Tree-trunk forearms might make you look like a threat at the plate, but they don’t actually make you a threat at the plate. According to Gene Coleman, Houston Astros strength and conditioning coach, grip strength is not a key to bat speed, because your grip doesn’t initiate the movement of the bat.
“Bat speed results from a summation of forces—initiated in your hips and legs, transferred through your trunk to your arms and applied with your hands,” Coleman says. “We improve this series by strengthening the kinetic chain, which includes your hips, legs, core, hands and arms.”
The Astros perform a Lunge Med Ball Twist and Throw before they warm up for pre-game practice. Don’t rest between sets on one side, but allow 60 seconds for recovery before switching to the opposite side.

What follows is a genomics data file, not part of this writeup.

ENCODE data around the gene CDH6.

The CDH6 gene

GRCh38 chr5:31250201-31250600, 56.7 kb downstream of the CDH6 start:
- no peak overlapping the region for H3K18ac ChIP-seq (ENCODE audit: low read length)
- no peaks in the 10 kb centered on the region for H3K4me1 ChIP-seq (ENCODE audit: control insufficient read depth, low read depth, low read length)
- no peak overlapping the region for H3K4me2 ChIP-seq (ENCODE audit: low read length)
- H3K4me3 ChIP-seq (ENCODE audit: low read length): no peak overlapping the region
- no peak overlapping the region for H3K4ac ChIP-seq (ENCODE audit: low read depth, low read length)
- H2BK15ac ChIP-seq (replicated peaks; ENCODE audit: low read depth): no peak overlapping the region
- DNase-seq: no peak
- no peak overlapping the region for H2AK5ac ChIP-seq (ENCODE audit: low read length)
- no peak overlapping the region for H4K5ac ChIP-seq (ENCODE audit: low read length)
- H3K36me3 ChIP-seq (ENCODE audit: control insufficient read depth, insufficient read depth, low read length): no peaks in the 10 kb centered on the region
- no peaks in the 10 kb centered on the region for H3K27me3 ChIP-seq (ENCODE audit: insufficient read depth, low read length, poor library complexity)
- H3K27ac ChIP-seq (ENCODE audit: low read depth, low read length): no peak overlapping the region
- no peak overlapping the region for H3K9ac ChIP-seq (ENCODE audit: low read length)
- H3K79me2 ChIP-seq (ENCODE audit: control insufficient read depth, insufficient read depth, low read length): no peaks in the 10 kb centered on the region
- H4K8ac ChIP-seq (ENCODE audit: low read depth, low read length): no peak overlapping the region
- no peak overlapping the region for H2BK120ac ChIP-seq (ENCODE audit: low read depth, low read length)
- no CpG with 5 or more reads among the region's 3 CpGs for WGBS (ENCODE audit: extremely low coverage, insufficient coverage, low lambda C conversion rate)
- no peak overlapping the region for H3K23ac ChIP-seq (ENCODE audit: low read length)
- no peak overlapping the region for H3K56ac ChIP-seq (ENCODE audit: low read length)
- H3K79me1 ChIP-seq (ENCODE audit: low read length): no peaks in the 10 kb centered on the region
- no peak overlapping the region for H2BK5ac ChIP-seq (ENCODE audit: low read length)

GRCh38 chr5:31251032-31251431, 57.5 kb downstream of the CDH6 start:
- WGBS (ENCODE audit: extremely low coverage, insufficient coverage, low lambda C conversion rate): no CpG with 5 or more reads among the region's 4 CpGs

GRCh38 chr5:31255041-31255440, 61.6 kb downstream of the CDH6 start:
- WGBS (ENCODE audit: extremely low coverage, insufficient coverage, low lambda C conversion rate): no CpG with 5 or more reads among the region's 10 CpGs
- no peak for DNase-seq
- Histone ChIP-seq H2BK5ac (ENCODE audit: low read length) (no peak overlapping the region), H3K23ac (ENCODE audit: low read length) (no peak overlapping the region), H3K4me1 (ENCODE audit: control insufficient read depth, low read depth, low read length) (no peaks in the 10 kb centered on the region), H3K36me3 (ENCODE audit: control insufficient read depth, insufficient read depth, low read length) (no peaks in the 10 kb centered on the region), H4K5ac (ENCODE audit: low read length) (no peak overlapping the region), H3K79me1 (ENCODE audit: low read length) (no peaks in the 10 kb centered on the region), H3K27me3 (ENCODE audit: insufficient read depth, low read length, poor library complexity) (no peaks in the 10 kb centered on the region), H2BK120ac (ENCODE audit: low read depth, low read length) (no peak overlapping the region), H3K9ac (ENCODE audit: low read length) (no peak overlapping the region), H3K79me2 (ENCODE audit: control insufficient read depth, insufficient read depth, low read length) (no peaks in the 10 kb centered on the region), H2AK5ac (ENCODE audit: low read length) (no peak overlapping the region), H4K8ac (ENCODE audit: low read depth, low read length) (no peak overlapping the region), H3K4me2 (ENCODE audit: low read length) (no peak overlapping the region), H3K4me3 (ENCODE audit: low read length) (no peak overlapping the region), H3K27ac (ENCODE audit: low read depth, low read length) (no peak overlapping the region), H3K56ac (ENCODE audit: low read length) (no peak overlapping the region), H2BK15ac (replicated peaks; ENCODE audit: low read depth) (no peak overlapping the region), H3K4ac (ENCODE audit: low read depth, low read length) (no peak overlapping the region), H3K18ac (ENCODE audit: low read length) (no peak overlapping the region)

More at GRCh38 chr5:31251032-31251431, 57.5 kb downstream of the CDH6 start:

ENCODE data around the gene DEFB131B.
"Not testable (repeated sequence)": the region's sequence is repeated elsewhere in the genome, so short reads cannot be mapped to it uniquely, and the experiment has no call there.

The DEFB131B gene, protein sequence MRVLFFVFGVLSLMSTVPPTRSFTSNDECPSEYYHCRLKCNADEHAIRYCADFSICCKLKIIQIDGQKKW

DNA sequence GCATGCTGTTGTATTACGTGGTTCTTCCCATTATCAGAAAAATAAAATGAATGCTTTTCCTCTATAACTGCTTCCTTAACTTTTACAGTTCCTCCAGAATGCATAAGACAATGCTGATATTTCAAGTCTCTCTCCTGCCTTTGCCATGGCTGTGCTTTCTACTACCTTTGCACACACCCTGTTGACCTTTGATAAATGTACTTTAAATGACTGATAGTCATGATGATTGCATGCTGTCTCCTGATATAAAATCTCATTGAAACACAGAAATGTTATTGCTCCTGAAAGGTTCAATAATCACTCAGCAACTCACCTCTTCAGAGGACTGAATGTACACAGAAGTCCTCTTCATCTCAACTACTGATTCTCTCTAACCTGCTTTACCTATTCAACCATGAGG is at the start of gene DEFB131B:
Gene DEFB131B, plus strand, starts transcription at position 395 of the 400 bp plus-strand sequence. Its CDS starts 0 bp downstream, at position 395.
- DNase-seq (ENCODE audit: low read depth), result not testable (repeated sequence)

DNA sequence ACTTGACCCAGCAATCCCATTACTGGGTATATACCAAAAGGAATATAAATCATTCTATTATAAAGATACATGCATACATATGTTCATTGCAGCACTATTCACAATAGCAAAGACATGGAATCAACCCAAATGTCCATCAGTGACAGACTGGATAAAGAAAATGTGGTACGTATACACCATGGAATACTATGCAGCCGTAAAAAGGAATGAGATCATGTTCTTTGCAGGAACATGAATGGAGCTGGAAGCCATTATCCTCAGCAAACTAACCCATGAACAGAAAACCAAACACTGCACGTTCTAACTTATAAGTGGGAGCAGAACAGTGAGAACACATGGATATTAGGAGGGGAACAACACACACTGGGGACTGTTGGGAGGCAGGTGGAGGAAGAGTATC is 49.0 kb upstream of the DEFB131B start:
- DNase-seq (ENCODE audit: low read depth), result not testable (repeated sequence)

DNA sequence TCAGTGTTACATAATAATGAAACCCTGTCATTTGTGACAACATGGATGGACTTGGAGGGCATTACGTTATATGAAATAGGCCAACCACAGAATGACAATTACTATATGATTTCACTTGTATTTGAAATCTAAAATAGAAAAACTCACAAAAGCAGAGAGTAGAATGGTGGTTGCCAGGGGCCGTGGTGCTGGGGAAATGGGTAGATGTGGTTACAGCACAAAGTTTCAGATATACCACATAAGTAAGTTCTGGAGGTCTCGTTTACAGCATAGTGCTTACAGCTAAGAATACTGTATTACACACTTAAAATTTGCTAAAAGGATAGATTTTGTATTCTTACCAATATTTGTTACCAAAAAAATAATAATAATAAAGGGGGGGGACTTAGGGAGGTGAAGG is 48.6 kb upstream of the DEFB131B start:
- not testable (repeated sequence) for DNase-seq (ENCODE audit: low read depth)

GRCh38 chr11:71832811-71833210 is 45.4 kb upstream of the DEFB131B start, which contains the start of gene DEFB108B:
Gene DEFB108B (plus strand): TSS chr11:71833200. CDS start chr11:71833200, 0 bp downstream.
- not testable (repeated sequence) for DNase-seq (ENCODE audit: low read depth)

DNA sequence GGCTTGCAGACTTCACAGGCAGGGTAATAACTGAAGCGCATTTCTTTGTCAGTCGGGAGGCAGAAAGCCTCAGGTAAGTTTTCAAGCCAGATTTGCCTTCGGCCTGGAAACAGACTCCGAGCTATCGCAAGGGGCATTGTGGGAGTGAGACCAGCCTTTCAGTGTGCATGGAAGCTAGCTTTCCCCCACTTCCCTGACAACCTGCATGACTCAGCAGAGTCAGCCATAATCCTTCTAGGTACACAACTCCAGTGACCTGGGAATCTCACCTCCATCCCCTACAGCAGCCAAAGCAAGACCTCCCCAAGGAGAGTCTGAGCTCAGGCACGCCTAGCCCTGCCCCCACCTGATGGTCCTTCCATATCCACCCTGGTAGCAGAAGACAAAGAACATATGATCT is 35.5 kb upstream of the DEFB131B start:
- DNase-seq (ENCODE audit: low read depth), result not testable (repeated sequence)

Lunge Med Ball Twist and Throw
- Partner throws med ball to you from left side
- Lunge out on left leg; catch med ball in mid-lunge position
- Let momentum from throw twist you to right
- Stop lunge with knee just off ground
- Push back up with left leg and twist left while throwing med ball back to partner
- Complete 2 sets of 10 on each leg
- Have partner switch to right side. Complete another 2 sets of 10 on each leg
1. Let the momentum of the med ball create a full twist.
2. Use a med ball that will not throw you off balance when you catch it.
3. Don’t stop lunging once you catch the med ball.
4. Throw the ball back with force.